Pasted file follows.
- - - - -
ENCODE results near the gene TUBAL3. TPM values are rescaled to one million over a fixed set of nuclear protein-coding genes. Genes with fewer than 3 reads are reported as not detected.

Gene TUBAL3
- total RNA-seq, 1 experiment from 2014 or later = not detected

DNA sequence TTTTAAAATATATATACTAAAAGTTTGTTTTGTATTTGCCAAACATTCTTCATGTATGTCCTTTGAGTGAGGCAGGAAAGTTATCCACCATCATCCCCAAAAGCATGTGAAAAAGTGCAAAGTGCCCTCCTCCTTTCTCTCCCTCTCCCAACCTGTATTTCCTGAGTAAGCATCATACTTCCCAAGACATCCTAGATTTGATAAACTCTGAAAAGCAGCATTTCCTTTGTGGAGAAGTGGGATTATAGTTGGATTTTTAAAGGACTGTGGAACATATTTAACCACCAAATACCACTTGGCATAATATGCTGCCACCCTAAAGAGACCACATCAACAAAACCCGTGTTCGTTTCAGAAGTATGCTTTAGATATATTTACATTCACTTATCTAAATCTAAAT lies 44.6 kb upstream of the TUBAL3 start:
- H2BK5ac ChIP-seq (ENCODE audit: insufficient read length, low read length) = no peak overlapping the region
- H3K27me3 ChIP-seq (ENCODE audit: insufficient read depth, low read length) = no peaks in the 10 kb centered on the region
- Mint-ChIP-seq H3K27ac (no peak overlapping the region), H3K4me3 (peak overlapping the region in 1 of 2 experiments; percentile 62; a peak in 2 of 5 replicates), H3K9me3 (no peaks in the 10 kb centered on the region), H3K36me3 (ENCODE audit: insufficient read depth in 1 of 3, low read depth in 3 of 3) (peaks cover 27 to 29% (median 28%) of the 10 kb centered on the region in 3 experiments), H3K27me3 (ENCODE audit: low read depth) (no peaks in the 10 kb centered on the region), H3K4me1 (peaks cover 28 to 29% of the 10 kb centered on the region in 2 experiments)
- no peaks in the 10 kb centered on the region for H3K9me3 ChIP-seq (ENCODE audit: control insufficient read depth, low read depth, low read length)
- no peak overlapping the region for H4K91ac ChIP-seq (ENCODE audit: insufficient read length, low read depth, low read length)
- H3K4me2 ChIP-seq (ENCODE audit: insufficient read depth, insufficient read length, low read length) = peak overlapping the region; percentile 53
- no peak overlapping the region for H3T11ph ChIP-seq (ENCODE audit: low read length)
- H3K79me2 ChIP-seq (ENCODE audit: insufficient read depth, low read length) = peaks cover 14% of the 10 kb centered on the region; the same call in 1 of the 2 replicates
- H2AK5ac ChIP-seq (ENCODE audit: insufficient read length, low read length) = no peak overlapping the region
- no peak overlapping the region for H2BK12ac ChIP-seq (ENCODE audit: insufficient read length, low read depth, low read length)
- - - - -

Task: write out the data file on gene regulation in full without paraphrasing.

ENCODE results near the gene TUBAL3. TPM values are rescaled to one million over a fixed set of nuclear protein-coding genes. Genes with fewer than 3 reads are reported as not detected.

Gene TUBAL3
- total RNA-seq, 1 experiment from 2014 or later = not detected

DNA sequence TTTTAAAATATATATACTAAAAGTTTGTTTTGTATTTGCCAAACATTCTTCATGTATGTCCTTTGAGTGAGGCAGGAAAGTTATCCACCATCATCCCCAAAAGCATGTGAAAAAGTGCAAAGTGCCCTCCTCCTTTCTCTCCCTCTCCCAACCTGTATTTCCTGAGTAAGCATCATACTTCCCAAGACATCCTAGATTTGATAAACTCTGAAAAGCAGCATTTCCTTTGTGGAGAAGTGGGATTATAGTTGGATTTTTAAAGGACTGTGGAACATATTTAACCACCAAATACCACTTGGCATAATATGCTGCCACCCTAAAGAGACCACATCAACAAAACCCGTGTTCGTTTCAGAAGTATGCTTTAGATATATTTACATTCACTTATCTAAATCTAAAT lies 44.6 kb upstream of the TUBAL3 start:
- H2BK5ac ChIP-seq (ENCODE audit: insufficient read length, low read length) = no peak overlapping the region
- H3K27me3 ChIP-seq (ENCODE audit: insufficient read depth, low read length) = no peaks in the 10 kb centered on the region
- Mint-ChIP-seq H3K27ac (no peak overlapping the region), H3K4me3 (peak overlapping the region in 1 of 2 experiments; percentile 62; a peak in 2 of 5 replicates), H3K9me3 (no peaks in the 10 kb centered on the region), H3K36me3 (ENCODE audit: insufficient read depth in 1 of 3, low read depth in 3 of 3) (peaks cover 27 to 29% (median 28%) of the 10 kb centered on the region in 3 experiments), H3K27me3 (ENCODE audit: low read depth) (no peaks in the 10 kb centered on the region), H3K4me1 (peaks cover 28 to 29% of the 10 kb centered on the region in 2 experiments)
- no peaks in the 10 kb centered on the region for H3K9me3 ChIP-seq (ENCODE audit: control insufficient read depth, low read depth, low read length)
- no peak overlapping the region for H4K91ac ChIP-seq (ENCODE audit: insufficient read length, low read depth, low read length)
- H3K4me2 ChIP-seq (ENCODE audit: insufficient read depth, insufficient read length, low read length) = peak overlapping the region; percentile 53
- no peak overlapping the region for H3T11ph ChIP-seq (ENCODE audit: low read length)
- H3K79me2 ChIP-seq (ENCODE audit: insufficient read depth, low read length) = peaks cover 14% of the 10 kb centered on the region; the same call in 1 of the 2 replicates
- H2AK5ac ChIP-seq (ENCODE audit: insufficient read length, low read length) = no peak overlapping the region
- no peak overlapping the region for H2BK12ac ChIP-seq (ENCODE audit: insufficient read length, low read depth, low read length)